DALLAS-Now that Starwood Hotels & Resorts Worldwide Inc. of White Plains, NY has worked out the kinks of a REIT restructuring to a C Corp, Dallas-based La Quinta Cos. will follow suit. Without the change, La Quinta will fail to qualify for its REIT status in one year to 18 months.

“We will not be testing an unknown structure, but instead a proven structure,” Francis W. “Butch” Cash, La Quinta president and CEO, said in yesterday’s conference call. La Quinta’s usual spokesman, Temple Weiss, manager of investor relations, was traveling and unavailable for comment following the conference call.

In connection with the restructuring, La Quinta will take a one-time $400-million, non-cash charge. A stockholders meeting to vote on the proposal will be set for Q1 2002. The restructuring, however, carries the support of its largest shareholder, the Bass Family of Ft. Worth, which owns 10% of the REIT.

“This restructuring is about La Quinta’s future,” Cash explained. In a year to 18 months, La Quinta’s non-qualifying revenue generators will exceed the mandated 5% parameters and thus make it ineligible for REIT standing.

In addition to protecting the REIT status, the restructuring will facilitate growth via franchises, acquisitions and joint venture partnerships in new and existing markets, La Quinta officials said. It was emphasized there will be no loss to shareholders nor will there be a change in their tax basis as a result of the dissolution of the “grandfathered” paired share structuring in favor of a tax-free merger of La Quinta Properties Inc. the REIT and La Quinta Corp. Legislation has choked “grandfathered” paired share growth while offering distinct advantages to a C Corp-REIT subsidiary structure.

The deal calls for 38% of the REIT’s interest in the brand to be sold tax free to the C Corp., which will be the majority stockholder of the REIT subsidiary. The end result is less income for the REIT and protection for its status.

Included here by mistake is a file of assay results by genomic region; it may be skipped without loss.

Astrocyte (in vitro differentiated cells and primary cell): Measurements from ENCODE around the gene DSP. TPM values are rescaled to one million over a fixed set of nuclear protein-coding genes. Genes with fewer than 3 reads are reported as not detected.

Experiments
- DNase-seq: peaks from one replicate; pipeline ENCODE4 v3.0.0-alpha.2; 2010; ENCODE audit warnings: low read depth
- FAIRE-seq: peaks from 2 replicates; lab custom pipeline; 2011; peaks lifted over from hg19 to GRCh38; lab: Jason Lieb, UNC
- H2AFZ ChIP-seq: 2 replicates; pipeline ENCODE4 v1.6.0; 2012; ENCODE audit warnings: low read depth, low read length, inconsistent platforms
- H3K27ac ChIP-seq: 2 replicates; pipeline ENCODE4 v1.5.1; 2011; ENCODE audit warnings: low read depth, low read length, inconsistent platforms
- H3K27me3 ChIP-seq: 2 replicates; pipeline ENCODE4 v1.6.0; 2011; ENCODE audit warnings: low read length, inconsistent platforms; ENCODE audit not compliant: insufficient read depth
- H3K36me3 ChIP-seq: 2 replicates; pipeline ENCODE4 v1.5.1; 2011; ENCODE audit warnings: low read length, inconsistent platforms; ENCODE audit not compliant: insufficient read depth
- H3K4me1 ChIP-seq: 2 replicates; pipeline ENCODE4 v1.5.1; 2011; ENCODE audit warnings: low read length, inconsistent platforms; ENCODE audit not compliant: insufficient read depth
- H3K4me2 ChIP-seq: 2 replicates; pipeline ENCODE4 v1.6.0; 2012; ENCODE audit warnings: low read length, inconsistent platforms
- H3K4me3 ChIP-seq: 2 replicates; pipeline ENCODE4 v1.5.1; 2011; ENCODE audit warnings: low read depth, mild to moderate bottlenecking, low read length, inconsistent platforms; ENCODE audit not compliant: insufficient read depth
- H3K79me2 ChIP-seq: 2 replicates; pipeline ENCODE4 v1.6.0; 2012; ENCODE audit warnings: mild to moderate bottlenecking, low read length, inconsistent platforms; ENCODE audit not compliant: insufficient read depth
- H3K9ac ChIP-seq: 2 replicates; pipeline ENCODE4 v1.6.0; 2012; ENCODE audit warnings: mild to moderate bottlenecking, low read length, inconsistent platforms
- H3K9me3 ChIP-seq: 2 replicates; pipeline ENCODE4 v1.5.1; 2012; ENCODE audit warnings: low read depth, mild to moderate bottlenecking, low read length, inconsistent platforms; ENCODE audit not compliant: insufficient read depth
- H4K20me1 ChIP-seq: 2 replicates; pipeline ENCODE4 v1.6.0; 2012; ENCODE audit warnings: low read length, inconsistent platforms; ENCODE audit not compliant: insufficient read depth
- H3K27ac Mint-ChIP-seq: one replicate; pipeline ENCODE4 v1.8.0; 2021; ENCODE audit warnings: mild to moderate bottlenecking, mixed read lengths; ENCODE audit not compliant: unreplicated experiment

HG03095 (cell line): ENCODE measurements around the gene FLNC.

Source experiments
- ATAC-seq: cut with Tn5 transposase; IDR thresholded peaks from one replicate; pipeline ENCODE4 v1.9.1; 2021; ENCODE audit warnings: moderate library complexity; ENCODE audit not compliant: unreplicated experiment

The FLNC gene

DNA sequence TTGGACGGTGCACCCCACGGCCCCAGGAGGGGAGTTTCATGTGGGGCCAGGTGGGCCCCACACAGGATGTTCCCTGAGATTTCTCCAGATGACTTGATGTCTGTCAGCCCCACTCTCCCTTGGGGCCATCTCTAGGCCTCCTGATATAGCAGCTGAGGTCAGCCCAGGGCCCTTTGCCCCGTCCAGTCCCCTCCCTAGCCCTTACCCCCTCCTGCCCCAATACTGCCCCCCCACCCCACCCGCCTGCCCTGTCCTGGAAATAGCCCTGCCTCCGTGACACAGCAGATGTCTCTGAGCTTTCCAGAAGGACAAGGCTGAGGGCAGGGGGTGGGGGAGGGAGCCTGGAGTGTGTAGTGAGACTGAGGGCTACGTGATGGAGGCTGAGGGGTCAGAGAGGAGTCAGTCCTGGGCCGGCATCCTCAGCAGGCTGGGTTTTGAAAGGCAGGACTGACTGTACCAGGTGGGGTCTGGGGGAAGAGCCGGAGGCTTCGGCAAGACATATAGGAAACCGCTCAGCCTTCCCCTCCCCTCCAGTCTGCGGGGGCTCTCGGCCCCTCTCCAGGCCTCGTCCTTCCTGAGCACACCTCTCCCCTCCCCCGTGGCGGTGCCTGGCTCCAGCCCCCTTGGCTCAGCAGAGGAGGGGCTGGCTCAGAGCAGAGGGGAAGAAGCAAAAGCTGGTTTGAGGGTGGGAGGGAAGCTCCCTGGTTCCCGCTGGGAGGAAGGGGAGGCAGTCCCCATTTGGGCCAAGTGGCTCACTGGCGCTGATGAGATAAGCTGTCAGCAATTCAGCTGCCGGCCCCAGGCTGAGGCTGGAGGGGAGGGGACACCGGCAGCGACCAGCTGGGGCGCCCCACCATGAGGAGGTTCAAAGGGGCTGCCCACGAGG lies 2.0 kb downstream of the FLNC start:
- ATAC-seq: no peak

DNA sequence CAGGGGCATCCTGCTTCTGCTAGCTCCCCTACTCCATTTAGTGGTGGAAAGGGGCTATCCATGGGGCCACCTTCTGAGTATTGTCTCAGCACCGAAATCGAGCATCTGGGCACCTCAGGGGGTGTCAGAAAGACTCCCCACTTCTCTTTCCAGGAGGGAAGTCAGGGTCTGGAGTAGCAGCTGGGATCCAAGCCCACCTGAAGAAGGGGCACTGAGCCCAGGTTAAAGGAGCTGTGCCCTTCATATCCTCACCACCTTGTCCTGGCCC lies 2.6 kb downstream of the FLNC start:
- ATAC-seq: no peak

La Quinta stock will be divvied into C Corp-owned class A and shareholder-owned Class B. In response to a participant’s question, David L. Rhea, executive vice president, CFO and treasurer, said “you own both companies now and you own both companies in the restructuring.” The key point being that shareholders’ interests in the companies’ overall value is static but their principal value will now rest in the C Corp instead of the REIT.

Class B dividends will not be paid until after net operating losses have been utilized. Together, there is a $250 million NOL. If common stock dividends are declared, class B shareholders will get a preferential dividend of about 10 cents per share annually, payable quarterly in 2005. While shareholders might wince about that, the bottom line is there won’t be any dividend if the REIT status is lost, said Rhea. Also coming is an ESOP and stock repurchase of up to $20 million.

For the past year, the management team has worked hard to slash debt, sell health-care assets and position the REIT for growth. The result is La Quinta debt is below the $1-billion mark for the first time in years. That coupled with a $225-million revolving line of credit puts $2.4 billion into a growth coffer, some of which will be used to acquire regional chains. “The hotel industry clearly is going to consolidate over time and we think we’re well positioned to be a consolidator,” Rhea said.

Cash told the participants that no takeover talks have begun. It’s going to be a well thought-out leverage of the mid-scale price range. “We won’t dilute the $2.4 billion invested in La Quinta for quick growth,” Cash emphasized. “The money’s not burning a hole in our pocket. We’re not going to do something just to use our capital.”

In a preliminary third quarter assessment, Cash said La Quinta’s RevPAR is down about 8% in comparison to 10% to 15% industrywide. EDITDA projections are calling for a range of 8% to 12%. A full Q3 earnings report will be released Nov. 8.

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